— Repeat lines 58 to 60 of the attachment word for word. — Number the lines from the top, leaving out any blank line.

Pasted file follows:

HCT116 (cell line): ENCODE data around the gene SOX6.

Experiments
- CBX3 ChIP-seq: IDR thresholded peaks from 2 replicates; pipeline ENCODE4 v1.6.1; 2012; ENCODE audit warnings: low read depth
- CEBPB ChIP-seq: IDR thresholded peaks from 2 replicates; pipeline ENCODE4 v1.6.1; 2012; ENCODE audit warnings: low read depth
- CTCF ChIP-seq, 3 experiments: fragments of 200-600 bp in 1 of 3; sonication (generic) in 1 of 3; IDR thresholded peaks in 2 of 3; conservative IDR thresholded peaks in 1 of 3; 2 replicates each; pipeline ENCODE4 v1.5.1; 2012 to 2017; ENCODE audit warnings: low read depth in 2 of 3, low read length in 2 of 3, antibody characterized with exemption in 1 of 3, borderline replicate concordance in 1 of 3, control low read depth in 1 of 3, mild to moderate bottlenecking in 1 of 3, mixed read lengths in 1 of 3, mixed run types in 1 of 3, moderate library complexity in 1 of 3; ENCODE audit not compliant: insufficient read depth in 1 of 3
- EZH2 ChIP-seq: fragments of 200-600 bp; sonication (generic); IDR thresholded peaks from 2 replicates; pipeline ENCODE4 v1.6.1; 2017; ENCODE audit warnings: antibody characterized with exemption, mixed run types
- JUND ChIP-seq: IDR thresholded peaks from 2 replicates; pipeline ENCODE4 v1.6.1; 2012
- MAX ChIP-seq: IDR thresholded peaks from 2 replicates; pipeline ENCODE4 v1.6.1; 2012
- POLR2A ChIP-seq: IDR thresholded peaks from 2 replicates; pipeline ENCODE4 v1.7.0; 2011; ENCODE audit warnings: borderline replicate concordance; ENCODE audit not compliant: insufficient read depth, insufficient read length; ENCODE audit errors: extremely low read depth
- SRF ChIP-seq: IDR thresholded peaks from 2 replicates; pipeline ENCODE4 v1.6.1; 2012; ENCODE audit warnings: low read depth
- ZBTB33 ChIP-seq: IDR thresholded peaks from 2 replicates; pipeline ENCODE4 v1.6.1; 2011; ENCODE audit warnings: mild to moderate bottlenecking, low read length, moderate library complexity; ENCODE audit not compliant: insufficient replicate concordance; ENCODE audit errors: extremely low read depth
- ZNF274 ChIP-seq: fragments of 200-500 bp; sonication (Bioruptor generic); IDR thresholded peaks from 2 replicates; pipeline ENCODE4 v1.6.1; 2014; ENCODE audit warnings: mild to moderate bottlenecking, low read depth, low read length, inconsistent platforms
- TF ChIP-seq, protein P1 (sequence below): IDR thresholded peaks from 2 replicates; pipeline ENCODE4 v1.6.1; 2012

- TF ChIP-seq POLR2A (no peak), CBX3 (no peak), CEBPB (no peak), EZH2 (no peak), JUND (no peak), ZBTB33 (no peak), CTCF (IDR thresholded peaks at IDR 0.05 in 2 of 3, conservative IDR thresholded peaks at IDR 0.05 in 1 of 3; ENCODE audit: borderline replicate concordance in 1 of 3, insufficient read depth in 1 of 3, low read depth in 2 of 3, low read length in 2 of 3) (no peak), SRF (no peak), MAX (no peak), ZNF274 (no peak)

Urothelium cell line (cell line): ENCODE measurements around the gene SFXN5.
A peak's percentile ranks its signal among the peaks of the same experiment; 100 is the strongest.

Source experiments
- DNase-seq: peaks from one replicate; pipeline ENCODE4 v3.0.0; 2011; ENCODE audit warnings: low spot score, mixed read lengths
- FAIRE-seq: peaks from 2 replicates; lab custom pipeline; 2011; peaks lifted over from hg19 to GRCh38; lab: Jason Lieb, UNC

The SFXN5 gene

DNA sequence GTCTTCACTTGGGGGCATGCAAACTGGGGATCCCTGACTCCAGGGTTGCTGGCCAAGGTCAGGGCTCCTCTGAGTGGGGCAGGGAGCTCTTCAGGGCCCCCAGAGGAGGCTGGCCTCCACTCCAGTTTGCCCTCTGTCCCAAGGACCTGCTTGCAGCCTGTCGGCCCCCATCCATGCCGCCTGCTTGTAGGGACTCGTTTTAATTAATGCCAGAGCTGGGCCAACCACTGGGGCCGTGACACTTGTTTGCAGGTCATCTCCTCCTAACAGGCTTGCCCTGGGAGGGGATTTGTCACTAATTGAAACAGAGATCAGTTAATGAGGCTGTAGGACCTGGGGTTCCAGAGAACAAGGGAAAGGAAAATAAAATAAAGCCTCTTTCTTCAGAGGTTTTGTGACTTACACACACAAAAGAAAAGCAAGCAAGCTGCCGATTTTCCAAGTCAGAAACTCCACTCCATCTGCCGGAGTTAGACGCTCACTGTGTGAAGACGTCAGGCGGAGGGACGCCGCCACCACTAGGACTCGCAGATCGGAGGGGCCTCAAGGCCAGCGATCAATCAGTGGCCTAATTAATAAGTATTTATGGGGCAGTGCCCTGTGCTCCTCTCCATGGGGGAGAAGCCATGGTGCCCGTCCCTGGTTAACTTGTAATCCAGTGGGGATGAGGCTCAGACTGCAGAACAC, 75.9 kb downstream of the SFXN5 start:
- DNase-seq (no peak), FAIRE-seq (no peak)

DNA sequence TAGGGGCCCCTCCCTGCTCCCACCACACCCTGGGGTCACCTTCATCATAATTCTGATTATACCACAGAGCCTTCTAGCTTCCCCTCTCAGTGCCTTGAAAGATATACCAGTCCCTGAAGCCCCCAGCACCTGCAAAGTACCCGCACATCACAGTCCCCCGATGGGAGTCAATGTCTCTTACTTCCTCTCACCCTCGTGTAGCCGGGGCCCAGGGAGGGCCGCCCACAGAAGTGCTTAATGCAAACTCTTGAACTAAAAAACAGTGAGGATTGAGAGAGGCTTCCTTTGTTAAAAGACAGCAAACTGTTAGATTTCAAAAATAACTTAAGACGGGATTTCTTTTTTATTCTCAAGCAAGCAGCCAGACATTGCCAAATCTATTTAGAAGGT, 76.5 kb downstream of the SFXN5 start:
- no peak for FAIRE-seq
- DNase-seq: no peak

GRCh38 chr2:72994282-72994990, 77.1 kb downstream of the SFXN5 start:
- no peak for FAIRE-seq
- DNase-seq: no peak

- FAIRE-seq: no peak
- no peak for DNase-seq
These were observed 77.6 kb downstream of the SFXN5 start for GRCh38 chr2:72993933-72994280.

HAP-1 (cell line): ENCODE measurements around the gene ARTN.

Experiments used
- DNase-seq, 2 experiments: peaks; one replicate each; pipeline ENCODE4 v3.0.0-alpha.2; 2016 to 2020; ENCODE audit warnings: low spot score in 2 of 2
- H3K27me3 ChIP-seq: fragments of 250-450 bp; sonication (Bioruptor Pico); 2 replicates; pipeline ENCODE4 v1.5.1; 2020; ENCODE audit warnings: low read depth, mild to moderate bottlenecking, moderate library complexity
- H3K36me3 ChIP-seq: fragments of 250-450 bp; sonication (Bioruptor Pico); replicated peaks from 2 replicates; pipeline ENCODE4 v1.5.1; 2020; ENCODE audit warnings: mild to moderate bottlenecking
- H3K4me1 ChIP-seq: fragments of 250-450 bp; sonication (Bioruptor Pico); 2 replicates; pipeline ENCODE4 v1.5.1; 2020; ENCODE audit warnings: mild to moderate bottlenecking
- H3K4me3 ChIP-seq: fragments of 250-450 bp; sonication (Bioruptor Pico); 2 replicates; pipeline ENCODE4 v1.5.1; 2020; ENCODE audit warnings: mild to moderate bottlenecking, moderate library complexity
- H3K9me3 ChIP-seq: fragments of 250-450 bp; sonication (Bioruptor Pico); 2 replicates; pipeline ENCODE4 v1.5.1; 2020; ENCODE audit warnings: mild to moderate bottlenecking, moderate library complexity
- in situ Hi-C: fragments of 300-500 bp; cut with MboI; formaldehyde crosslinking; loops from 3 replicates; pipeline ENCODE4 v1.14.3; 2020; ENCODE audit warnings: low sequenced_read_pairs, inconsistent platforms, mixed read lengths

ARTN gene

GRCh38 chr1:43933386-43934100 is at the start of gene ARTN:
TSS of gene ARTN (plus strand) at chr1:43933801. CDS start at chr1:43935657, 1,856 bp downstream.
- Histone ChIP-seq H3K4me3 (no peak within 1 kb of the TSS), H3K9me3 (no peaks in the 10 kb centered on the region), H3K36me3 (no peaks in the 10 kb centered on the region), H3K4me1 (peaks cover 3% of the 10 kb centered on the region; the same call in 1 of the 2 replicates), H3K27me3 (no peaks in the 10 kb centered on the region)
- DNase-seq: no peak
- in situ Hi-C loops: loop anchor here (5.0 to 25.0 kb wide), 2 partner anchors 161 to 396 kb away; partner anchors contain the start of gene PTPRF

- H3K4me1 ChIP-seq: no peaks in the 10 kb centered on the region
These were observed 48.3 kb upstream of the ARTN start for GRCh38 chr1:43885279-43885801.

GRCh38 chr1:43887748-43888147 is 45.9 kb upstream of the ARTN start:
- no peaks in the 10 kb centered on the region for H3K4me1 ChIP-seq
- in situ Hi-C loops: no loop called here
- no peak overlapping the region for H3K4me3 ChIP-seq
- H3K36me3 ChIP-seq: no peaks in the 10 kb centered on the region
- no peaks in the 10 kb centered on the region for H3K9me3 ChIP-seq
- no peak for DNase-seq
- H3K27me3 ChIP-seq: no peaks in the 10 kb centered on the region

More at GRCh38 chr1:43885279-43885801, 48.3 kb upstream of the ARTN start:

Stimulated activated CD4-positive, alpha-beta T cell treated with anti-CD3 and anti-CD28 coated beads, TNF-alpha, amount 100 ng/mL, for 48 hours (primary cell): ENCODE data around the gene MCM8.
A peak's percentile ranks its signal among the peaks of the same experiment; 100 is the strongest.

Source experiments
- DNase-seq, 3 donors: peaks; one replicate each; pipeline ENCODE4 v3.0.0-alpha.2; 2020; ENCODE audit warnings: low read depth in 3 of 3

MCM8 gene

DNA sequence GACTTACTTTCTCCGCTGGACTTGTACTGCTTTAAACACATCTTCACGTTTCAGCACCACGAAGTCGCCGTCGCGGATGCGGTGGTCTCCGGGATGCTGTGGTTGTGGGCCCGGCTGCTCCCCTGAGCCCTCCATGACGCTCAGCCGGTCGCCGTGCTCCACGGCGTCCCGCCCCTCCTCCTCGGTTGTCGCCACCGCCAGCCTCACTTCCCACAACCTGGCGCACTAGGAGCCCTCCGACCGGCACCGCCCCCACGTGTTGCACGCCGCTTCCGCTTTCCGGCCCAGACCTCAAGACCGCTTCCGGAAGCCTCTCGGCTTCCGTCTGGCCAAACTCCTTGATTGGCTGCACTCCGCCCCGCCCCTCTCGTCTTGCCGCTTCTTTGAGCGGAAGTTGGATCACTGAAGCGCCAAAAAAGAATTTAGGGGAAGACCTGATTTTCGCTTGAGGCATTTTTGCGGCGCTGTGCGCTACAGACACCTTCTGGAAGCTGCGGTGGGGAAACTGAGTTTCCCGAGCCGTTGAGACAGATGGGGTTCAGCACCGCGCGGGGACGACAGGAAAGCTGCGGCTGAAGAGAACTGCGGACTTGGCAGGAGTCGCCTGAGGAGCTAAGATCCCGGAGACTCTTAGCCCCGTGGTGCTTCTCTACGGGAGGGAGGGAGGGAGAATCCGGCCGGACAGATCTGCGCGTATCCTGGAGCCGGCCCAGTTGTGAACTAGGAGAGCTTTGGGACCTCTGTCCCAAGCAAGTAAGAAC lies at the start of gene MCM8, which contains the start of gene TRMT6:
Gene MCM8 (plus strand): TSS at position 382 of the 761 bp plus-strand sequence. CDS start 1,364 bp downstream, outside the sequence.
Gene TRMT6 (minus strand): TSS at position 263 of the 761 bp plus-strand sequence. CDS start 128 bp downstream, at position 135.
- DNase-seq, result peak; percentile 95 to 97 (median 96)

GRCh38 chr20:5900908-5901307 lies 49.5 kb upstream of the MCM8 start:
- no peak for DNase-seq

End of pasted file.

Stimulated activated CD4-positive, alpha-beta T cell treated with anti-CD3 and anti-CD28 coated beads, TNF-alpha, amount 100 ng/mL, for 48 hours (primary cell): ENCODE data around the gene MCM8.
A peak's percentile ranks its signal among the peaks of the same experiment; 100 is the strongest.

Source experiments